An open access publication of the American Academy of Arts & Sciences
Winter 2012

The Other Case

Michael Wood

This essay explores the suggestion that many American narratives are supplementary, correcting narratives–alternatives to the main story on offer. The guiding thought is that of Henry James’s “possible other case,” and the chief example is Cormac McCarthy’s “No Country for Old Men,” in which one story after another fails to cope with the ongoing mystery it faces. The novel may imply, then, that narrative itself, rather than any individual report or fiction, is in crisis or has come to the end of its road. A coda to the essay proposes the option of nonnarrative understandings of the world in those extreme situations where storytelling is no longer the sense-making activity we so often take it to be.

Michael Wood, a Fellow of the American Academy since 2003, is the Charles Barnwell Straut Class of 1923 Professor and Professor of Comparative Literature at Princeton University. His publications include The Road to Delphi: The Life and Afterlife of Oracles (2003), Literature and the Taste of Knowledge (2005), and Yeats and Violence (2010).

“Only she dont mean that,” Quentin Compson thinks at the start of Absalom, Absalom! when Rosa Coldfield gives him her reasons for telling him her story: that he may become a writer someday, “as so many Southern gentlemen and gentlewomen too are doing now,” and that he will “perhaps . . . remember kindly then the old woman who . . . talked about people and events you were fortunate enough to escape yourself.” In Quentin’s intuitive understanding, Rosa is not thinking about a literature of the future, nor is she worried about her own life in his memory. “It’s because she wants it told,” he insists to himself.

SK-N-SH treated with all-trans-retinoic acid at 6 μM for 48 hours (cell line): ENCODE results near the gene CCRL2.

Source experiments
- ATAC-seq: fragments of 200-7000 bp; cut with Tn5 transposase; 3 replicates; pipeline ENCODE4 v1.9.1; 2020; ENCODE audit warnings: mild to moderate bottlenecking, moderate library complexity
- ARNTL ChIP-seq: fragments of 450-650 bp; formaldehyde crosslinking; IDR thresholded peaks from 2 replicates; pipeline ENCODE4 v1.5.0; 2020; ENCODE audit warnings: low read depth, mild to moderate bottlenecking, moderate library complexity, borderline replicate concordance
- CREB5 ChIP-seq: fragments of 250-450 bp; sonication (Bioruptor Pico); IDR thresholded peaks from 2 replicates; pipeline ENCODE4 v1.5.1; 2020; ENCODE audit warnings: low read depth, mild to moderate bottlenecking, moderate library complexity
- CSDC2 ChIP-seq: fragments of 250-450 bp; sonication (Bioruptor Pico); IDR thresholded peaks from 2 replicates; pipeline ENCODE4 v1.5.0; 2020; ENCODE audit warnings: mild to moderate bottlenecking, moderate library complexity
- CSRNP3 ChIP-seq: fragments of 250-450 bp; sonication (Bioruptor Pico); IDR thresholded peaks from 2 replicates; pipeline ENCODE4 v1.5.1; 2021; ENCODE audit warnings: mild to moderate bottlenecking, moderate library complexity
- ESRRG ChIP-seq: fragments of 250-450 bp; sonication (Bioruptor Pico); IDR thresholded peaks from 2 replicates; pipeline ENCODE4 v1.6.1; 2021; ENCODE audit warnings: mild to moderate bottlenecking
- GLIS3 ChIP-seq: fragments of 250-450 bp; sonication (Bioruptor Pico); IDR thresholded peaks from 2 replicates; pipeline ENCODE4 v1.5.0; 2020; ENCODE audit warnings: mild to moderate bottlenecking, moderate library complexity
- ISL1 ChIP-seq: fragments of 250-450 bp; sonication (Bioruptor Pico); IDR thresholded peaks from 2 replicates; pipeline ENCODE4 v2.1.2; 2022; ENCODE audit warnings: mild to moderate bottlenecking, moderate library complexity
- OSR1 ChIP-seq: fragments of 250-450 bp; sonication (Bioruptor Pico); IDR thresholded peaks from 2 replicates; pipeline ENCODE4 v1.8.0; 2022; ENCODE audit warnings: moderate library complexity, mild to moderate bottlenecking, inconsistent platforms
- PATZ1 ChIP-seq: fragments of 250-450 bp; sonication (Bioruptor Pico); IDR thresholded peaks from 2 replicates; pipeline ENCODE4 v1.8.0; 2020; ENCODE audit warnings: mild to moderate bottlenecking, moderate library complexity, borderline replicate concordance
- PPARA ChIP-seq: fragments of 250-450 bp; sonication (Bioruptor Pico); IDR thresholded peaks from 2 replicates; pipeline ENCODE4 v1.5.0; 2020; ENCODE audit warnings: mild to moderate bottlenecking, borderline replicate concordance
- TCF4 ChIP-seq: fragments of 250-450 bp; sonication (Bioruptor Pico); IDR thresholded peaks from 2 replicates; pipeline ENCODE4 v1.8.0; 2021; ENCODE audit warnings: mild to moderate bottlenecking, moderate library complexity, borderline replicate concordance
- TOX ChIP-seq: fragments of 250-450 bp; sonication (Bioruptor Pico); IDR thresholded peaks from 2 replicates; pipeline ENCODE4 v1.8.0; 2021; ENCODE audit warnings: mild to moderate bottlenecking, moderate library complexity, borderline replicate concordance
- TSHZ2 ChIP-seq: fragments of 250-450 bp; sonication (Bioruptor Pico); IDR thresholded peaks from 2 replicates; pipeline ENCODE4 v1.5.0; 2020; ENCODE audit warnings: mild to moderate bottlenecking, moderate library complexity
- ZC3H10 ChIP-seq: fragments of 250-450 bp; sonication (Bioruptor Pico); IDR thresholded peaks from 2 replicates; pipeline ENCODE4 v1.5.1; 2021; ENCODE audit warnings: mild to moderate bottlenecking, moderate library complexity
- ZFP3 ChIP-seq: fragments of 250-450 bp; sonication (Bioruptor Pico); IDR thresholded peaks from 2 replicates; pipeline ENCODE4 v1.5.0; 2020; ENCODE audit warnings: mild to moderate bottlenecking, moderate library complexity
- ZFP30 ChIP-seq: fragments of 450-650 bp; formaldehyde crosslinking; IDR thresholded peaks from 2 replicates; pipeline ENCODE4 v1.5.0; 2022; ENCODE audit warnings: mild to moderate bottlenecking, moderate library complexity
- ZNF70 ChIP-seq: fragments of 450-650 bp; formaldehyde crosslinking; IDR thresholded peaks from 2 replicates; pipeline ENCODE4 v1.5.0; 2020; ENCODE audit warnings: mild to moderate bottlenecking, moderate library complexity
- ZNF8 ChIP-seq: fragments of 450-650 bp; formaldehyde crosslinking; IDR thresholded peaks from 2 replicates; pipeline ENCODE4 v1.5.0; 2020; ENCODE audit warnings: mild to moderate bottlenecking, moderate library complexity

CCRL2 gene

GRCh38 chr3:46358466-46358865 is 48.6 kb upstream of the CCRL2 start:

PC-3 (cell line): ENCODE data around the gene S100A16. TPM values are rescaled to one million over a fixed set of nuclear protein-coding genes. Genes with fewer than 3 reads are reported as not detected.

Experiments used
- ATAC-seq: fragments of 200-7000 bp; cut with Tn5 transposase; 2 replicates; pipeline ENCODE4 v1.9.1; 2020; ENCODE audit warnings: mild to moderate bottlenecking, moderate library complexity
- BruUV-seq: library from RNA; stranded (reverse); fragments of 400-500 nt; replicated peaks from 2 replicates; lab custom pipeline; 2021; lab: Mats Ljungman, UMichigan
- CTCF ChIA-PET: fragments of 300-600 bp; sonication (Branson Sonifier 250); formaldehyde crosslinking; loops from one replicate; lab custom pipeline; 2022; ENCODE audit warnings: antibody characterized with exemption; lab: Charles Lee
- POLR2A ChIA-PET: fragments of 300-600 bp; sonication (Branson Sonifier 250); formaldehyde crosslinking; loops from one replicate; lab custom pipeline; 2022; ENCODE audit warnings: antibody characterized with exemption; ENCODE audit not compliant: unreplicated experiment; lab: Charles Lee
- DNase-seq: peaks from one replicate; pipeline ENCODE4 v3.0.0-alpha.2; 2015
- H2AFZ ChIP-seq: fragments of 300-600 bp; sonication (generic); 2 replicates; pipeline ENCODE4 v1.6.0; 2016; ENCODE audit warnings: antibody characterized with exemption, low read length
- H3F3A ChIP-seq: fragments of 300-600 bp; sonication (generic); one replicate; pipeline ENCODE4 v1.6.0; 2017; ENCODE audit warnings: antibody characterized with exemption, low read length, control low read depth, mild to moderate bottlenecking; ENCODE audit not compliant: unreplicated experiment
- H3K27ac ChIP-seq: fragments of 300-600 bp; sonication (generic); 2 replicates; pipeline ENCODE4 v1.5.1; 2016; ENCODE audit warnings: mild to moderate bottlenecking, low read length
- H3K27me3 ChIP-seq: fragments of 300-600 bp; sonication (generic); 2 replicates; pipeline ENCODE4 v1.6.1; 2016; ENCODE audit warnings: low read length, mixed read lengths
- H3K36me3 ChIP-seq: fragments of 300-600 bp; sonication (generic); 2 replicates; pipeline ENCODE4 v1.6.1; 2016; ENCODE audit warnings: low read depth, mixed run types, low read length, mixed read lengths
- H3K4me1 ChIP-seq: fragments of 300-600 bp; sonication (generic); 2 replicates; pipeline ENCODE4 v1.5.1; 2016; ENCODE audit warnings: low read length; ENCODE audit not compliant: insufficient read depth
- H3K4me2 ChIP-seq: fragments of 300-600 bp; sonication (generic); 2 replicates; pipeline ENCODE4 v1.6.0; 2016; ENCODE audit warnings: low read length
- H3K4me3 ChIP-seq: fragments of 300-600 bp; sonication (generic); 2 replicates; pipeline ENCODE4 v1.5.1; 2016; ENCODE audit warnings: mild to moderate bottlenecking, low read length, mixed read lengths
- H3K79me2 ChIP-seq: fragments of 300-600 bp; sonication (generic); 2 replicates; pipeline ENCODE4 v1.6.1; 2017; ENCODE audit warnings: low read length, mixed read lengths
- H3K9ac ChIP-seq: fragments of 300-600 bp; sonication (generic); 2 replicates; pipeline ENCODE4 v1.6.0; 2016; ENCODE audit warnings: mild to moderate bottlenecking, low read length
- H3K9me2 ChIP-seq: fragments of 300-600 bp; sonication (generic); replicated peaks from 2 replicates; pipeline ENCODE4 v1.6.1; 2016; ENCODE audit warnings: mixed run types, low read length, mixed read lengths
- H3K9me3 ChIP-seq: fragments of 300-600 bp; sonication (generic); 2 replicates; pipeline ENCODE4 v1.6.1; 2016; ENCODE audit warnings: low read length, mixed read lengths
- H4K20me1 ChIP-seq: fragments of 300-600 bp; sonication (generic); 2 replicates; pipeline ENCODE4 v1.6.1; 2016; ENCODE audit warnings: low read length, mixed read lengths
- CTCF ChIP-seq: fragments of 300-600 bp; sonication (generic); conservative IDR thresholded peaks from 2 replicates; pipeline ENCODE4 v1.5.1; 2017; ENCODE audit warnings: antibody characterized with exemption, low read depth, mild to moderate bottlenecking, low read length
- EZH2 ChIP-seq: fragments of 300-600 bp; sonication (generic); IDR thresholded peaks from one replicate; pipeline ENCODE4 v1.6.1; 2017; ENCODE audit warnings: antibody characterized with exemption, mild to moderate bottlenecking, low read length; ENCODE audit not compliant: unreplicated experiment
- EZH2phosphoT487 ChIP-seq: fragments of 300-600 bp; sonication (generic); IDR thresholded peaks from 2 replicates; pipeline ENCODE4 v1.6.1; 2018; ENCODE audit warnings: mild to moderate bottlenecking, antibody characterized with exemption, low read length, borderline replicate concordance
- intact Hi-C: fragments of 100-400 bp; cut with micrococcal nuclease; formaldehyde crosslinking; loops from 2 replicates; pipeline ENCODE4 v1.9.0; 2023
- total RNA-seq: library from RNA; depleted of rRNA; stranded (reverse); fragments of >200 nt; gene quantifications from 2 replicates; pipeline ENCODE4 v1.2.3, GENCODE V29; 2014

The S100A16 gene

There is a subtle critical question here. What is it, and what does it mean to want it told? What is the difference between the desired telling, on the one hand, and literature and memory, on the other? The two are not logically or conceptually opposed: literature and memory both deal in, among other matters, getting things told. So how can Rosa not mean what she says, or not mean just that?

Quentin may believe that she is treating him as a recording angel, a scribe who does not even have to write, only listen. It will be told when she has finished telling him whatever she has to say. This explanation must be a piece of the truth, but Rosa seems to have more in mind: not just a record but a filling . . .

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